Nineteen primary level teams completed the first three days of Lesley University’s Literacy Leadership Team Institute. During this time, six-member school literacy teams – comprised of the principal, the literacy coach, classroom teachers, interventionists, and other key literacy personnel- had the opportunity to explore issues critical to systemic school improvement.
One of my favorite parts of this training is an activity where teams construct a model of their school based on nine components– values and beliefs, leadership, standards, assessment, classroom, teaching, supplemental teaching, home/school community partnerships, professional development and implementation. Each group creates a visual representation that illustrates how they would like these nine components to build and depend upon each other in their school.
Literacy Collaborative is not simply a set of instructional practices. Rather, it is a systematic change effort fueled by the shared vision, values and decision-making capabilities of a strong Literacy Leadership Team. With the guidance of a trained Literacy Coach, effective teams work together to:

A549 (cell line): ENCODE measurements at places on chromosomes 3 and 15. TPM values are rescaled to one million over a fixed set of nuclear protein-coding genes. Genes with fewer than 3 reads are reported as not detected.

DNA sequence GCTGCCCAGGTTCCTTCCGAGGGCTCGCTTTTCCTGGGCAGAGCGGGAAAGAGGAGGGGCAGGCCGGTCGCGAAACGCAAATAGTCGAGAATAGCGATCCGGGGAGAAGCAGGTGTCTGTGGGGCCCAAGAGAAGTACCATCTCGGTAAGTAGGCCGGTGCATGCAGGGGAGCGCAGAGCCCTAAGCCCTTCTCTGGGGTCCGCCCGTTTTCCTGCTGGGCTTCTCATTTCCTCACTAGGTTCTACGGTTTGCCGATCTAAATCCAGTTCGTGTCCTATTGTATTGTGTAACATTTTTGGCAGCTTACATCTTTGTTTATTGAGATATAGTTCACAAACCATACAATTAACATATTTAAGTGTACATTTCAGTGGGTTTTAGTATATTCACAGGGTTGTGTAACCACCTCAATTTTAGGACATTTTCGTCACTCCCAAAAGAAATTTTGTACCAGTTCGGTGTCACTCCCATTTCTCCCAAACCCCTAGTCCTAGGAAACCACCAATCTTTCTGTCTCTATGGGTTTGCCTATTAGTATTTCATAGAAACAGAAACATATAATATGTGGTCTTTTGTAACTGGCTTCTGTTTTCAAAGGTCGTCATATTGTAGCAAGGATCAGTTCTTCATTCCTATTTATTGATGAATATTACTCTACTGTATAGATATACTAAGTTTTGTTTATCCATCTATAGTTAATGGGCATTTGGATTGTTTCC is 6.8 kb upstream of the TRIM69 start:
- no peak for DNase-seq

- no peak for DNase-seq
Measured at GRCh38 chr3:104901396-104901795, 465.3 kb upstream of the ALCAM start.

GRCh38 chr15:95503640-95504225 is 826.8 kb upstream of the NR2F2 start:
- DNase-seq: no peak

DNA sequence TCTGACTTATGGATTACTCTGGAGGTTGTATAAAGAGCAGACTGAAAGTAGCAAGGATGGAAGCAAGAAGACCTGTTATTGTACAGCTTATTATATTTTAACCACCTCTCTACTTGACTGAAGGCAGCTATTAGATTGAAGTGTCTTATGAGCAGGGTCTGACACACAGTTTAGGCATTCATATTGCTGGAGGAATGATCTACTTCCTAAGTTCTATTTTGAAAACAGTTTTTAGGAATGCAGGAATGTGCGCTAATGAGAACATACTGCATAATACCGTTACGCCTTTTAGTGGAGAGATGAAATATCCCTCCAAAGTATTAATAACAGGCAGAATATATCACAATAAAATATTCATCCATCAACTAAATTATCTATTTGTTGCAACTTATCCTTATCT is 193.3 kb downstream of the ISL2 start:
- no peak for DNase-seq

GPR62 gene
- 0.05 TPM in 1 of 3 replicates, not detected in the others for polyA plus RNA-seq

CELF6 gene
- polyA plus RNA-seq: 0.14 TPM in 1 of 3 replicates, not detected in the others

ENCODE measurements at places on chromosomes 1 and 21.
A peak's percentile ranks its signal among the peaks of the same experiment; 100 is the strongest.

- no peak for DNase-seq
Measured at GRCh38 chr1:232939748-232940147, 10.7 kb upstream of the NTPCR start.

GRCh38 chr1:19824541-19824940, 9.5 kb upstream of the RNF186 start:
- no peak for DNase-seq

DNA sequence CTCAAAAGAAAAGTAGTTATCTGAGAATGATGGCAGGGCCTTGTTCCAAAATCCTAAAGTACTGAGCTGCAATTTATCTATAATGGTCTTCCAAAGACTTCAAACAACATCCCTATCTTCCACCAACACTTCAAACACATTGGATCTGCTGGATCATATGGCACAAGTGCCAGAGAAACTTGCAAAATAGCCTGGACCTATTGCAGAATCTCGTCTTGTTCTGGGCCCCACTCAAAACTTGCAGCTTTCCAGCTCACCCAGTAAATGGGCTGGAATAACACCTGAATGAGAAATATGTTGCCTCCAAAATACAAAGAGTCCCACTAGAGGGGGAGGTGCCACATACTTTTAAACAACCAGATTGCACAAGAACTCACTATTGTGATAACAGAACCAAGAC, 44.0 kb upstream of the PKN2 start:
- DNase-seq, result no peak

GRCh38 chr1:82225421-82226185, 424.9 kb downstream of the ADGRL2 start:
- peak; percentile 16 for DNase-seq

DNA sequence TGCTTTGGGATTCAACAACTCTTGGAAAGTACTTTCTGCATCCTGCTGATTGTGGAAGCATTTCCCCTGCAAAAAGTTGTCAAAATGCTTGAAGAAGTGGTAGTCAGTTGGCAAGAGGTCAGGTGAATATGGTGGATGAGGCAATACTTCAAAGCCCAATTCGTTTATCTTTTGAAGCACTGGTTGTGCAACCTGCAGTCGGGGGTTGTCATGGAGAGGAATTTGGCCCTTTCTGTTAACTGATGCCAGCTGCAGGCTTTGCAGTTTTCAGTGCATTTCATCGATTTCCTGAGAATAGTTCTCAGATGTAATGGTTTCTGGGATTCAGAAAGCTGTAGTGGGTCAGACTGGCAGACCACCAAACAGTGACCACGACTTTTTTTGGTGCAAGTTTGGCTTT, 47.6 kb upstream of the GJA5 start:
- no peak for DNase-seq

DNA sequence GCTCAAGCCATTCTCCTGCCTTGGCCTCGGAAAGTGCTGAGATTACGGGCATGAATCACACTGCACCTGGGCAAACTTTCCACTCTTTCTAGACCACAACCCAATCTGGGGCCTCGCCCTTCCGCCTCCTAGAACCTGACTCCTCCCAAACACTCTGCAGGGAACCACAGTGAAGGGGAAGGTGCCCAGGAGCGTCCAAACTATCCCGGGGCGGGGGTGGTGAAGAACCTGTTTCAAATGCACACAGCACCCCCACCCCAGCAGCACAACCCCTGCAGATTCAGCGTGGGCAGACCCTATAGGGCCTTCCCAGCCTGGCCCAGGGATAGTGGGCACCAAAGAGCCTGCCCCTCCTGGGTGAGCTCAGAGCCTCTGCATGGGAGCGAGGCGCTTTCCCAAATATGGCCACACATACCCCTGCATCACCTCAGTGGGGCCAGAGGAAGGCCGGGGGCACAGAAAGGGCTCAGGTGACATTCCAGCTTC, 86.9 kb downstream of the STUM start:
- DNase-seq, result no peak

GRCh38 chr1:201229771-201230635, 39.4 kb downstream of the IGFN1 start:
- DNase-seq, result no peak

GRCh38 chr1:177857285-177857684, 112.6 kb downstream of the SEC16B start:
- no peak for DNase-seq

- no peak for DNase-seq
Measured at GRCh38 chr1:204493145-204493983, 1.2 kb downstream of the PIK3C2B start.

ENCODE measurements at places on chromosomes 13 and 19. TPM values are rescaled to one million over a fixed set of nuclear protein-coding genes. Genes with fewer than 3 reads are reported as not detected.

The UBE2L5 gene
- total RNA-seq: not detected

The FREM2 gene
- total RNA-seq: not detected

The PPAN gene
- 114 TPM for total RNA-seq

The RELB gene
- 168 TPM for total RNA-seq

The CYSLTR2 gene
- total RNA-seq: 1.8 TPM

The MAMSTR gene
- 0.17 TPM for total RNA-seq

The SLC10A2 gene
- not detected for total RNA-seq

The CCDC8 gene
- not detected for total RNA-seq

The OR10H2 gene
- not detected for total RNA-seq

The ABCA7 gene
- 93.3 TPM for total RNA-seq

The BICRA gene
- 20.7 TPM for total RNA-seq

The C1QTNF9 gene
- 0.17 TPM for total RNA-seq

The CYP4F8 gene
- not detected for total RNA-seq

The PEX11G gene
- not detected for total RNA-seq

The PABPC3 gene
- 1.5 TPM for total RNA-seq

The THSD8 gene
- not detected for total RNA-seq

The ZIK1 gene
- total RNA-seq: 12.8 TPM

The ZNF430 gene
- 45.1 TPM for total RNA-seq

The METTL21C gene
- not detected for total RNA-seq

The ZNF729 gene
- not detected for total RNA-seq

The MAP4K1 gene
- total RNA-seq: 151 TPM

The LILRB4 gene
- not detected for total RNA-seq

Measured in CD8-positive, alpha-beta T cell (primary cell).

- Assess strengths and needs of the literacy effort and direct its implementation
- Understand the rationales for and establish standards for reflection, inquiry, and dialogue
- Achieve broad ownership of problem-solving and outcomes
- Monitor and assess student achievement
- Engage all stakeholders in the change process
An effective Literacy Leadership Team that works to build ownership amongst all stakeholders is a critical factor for a strong implementation. As we begin another school year, here are some suggestions for establishing a Literacy Leadership Team at your school or for strengthening an existing team.